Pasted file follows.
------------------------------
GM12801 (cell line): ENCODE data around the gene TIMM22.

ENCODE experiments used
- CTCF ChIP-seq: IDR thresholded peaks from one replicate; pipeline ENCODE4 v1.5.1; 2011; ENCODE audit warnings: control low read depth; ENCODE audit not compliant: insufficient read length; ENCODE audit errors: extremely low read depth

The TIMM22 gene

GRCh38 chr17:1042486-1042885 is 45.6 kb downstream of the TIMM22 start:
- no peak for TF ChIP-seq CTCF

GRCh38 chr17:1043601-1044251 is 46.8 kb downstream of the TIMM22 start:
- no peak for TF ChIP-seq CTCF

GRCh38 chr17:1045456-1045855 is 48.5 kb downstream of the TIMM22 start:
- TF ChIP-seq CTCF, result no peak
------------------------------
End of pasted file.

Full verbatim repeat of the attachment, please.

GM12801 (cell line): ENCODE data around the gene TIMM22.

ENCODE experiments used
- CTCF ChIP-seq: IDR thresholded peaks from one replicate; pipeline ENCODE4 v1.5.1; 2011; ENCODE audit warnings: control low read depth; ENCODE audit not compliant: insufficient read length; ENCODE audit errors: extremely low read depth

The TIMM22 gene

GRCh38 chr17:1042486-1042885 is 45.6 kb downstream of the TIMM22 start:
- no peak for TF ChIP-seq CTCF

GRCh38 chr17:1043601-1044251 is 46.8 kb downstream of the TIMM22 start:
- no peak for TF ChIP-seq CTCF

GRCh38 chr17:1045456-1045855 is 48.5 kb downstream of the TIMM22 start:
- TF ChIP-seq CTCF, result no peak